Near the town of Ennis, Montana, local doctor and former government research immunologist Wesley McClaren (Steven Seagal) who has an interest in herbal medicine and is also a weapons and self-defense expert, is called to a hospital when people start dying from an unknown but very deadly disease. He determines that the cause is a highly dangerous airborne virus and calls in a Biological Response team, who seal off the town while doctors start treating sufferers with a vaccine. Several have already died.
The source of the virus is traced to a local self-styled rebel militia leader, Floyd Chisholm (Gailard Sartain), who has given himself up after a long siege and has been arrested on weapons charges. In court, having ingested the virus himself (believing that he also possesses the vaccine) he spits at the judge, and starts the rapid spread of the disease.
Floyd's militia followers, who have been allowed to go free, attack the prison and rescue Floyd. They then proceed to invade and besiege the hospital, with much loss of life, and take medical personnel hostage including Wesley and his daughter Holly (Camilla Belle). But too late, they realize that the vaccine they were seeking at the hospital is the same as the one they possess which only delays the effect of the deadly virus. Working at gunpoint, Wesley takes a sample of Holly's blood; it shows that Holly has been infected, but somehow her body is fighting it off. Wesley and Holly contrive to escape and travel to a farm where Holly's grandfather lives. Wesley takes a blood sample from his friend Dr. Ann White Cloud (Whitney Yellow Robe), and realizes that her body is also fighting off the infection.
Wesley and Ann gain access to a secret underground laboratory where Wesley used to work, where they hope to come up with a cure. Wesley finds out why Ann and Holly are not being affected by the virus: they have been drinking tea made with a specific wild herb that is known to Native American healers.
Back at the hospital, Wesley and Holly are captured by the militia, but he manages to kill Floyd and disable the other soldiers. As soon as the biological protection team learn of the cure, they go out and pick all the flowers they can find and drop them by helicopter over the town, telling the people to boil them and drink the liquid.Steven Seagal ... Dr. Wesley McClaren
Gailard Sartain ... Floyd Chisholm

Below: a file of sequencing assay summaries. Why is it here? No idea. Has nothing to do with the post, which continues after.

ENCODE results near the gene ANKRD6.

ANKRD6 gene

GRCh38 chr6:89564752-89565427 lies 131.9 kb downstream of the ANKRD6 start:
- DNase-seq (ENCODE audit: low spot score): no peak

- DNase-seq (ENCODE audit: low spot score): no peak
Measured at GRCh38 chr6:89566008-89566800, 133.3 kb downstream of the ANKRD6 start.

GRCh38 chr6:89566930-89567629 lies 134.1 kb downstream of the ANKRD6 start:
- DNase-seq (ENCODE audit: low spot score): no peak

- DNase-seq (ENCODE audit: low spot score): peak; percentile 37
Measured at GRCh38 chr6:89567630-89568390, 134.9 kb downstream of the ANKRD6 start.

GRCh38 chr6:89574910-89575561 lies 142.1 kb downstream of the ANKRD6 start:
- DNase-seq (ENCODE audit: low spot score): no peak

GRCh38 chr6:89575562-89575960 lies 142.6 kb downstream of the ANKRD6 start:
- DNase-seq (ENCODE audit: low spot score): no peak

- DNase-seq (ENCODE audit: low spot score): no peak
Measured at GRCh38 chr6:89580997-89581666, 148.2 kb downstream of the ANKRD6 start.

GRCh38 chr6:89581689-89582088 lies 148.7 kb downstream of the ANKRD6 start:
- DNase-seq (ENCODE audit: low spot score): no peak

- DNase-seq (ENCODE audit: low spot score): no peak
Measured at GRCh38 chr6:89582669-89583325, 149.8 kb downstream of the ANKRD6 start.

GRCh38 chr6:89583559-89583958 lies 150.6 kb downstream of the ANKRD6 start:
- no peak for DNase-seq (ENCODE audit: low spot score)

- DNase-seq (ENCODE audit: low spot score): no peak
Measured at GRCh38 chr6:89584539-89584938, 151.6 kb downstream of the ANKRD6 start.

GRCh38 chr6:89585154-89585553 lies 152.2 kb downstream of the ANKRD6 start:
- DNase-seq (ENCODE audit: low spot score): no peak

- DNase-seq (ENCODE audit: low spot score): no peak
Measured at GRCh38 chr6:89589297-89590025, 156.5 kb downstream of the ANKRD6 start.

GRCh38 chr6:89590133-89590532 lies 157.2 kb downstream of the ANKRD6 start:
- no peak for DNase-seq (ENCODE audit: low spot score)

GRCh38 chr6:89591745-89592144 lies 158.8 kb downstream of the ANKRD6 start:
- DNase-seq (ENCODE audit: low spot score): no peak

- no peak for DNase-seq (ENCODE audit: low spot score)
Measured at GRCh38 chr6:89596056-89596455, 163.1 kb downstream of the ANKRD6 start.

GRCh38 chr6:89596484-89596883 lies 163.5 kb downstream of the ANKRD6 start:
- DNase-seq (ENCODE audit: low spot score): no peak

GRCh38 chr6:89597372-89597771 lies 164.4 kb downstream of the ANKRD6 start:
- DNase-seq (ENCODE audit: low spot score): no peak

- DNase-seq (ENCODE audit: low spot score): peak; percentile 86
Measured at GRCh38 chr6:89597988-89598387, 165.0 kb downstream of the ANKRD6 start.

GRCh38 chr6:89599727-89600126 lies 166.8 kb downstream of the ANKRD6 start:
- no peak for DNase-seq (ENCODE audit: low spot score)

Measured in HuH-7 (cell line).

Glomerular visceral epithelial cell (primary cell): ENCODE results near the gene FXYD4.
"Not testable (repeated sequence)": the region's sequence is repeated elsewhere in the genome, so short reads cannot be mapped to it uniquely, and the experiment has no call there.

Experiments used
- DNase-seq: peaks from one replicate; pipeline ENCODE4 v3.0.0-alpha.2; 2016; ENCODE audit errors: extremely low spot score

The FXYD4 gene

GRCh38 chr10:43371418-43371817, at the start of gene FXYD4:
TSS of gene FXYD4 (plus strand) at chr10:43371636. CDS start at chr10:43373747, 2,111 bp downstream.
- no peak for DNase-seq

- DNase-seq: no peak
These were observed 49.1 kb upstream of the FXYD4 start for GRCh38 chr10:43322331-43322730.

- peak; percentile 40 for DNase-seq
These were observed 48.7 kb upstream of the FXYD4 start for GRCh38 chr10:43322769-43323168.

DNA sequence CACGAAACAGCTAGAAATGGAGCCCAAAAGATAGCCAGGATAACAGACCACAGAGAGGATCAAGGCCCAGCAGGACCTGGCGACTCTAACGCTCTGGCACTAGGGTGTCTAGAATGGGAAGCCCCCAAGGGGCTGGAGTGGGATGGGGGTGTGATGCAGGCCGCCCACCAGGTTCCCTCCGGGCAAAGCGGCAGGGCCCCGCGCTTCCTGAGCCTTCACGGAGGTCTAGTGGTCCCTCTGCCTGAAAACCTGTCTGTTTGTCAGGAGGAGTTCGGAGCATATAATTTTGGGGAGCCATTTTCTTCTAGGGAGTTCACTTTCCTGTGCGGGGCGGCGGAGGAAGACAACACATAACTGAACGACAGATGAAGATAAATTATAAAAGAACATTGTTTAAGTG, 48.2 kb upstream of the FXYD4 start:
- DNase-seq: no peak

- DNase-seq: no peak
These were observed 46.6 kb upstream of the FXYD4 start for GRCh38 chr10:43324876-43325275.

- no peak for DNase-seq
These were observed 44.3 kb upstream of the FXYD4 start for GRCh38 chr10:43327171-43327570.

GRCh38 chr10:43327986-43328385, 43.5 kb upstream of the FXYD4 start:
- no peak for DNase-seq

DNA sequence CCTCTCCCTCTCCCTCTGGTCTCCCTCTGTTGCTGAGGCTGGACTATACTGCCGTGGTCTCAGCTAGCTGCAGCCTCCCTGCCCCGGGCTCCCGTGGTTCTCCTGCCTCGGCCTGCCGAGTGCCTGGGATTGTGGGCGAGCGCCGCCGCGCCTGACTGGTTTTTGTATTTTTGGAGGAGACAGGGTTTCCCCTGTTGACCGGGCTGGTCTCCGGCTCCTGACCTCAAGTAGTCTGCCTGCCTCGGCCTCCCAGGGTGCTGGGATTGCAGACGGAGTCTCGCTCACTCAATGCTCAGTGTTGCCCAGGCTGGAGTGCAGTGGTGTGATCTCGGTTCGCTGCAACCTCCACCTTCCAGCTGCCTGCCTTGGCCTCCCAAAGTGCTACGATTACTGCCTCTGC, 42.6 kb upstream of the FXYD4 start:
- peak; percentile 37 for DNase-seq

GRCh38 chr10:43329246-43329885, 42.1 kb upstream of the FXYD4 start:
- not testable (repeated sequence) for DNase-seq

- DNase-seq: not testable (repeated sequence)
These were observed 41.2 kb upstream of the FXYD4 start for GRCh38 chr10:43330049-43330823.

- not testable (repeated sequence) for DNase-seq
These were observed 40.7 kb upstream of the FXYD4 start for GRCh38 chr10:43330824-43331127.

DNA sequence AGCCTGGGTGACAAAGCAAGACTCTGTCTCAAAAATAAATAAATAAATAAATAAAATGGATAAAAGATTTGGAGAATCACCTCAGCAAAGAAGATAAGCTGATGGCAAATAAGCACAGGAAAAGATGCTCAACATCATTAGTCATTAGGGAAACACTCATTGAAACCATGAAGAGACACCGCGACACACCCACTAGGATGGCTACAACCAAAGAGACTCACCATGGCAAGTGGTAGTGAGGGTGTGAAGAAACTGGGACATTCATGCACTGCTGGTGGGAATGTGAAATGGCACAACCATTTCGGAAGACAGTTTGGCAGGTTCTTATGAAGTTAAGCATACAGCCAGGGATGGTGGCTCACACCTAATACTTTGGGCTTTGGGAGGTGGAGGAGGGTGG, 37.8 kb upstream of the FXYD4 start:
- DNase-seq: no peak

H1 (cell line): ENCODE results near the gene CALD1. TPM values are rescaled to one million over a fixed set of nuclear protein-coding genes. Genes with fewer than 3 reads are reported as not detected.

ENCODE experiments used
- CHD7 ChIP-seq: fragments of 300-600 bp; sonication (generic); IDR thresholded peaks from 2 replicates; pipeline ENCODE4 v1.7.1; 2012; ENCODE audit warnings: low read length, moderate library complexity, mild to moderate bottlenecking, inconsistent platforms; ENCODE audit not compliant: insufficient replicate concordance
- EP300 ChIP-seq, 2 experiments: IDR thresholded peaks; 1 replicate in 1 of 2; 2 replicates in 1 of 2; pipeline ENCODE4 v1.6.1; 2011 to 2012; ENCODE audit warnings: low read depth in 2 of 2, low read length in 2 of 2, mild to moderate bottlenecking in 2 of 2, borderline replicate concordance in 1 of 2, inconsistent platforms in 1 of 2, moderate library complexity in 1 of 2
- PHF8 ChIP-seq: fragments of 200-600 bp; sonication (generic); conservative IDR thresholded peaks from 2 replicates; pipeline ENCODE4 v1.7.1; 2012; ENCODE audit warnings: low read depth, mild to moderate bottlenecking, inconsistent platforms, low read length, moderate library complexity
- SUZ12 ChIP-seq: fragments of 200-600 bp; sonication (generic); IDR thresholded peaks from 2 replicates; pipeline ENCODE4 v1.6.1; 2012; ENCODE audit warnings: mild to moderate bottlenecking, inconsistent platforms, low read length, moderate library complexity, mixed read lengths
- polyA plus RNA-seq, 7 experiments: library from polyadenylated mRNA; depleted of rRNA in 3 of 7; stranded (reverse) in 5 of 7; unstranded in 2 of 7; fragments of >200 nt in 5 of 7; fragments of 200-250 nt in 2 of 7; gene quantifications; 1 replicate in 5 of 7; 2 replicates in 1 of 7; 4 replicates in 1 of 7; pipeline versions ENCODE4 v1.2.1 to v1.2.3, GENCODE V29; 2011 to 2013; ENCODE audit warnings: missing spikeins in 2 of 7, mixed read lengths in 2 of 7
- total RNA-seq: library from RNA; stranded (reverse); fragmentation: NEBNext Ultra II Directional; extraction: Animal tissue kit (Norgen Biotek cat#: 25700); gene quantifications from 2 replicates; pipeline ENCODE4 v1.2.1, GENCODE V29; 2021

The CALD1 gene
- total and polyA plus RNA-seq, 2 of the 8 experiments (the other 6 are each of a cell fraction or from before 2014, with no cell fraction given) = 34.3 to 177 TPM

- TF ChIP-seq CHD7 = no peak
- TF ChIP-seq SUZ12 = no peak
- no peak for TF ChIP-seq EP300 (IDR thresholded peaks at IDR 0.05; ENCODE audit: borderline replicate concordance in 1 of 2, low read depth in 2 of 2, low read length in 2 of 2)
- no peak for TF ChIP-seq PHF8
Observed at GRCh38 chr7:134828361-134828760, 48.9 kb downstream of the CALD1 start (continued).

L.Q. Jones ... Frank
Silas Weir Mitchell ... Pogue
Camilla Belle ... Holly McClaren
Dan Beene ... Richard Bach
Damon Collazo ... Lt. Johnson
Whitney Yellow Robe ... Dr. Ann White Cloud
Brad Leland ... Big Bob
Molly McClure ... Molly
Philip Winchester ... Young Militiaman
Douglas Sebern ... Judge Tomkins
Ross Loney ... Clem
Bernard O'Connor ... Dr. Tom Hergot
Leonard Mountain Chief ... Grandpa
R.J. Burns ... Navy Captain
Robert Harvey ... Col. Harvey
Ron Andrews ... Radioman
Jeff Tillotson ... Pvt. Benson
Don Peterson ... T.S. Soldier #1
Cory Brown ... T.S. Soldier #2
Tom Vanek ... Roadblock Sentry
Scott Wetsel ... FBI Agent
Dillinger Steele ... Marshal
Gene E. Carlstrom ... Old Rancher
Ayako Fujitani ... McClaren's Assistant (as Ayako Seagal)
Kelcie Beene ... Holly's Friend #1
Callie Strozzi ... Holly's Friend #2
Stephen Jensen ... ATF Agent #3
The film, directed by academy-award-winning cinematographer Dean Semler, was reportedly originally intended as a theatrical release, but was ultimately released direct-to-video, the first Seagal film to skip theaters entirely. It was shot over eight weeks in Ennis and Virginia City, Montana, and for three days on the campus of Montana State University. Filming was briefly halted to remove snow from the ground during shooting in Virginia City, to maintain continuity.
The screenplay is credited to M. Sussman and John Kingswell, assumed to be pseudonyms due to the complete lack of information on either writer (neither has any other film credit of any kind). Several writers, including David Ayer and Paul Mones were rumored to be working on the script prior to its release; Mones was ultimately credited as a producer. Though the movie is credited as an adaptation of William C. Heine's novel The Last Canadian, it shares virtually no similarities with the novel except the idea of a deadly virus. No character names, events, or even locations appear in both the book and the film.
The film is Seagal's only effort to date in which he co-stars with his daughter, actress Ayako Fujitani, and is notable for an extremely low amount of action scenes compared to Seagal's other work.
The film has received generally negative reviews, with critics frequently singling out the extremely low number of action sequences. David Nusair of Reel Film Reviews called it "dull" and criticized its lack of action (he claims, "Out of a 90 minute movie, there's maybe 10 minutes of actual Seagal hand-to-hand combat") and unwelcome political messages. Seagalogy author Vern argues that "in many ways The Patriot is an admirable effort," noting "The production values and acting are better than some of Seagal's subsequent movies," but going on to point out that due to its "ridiculously low action quotient it is a least-favorite of many Seagal fans." As of 2 October 2014, the film has a 22% "rotten" critics rating on Rotten Tomatoes (based on 9 reviews).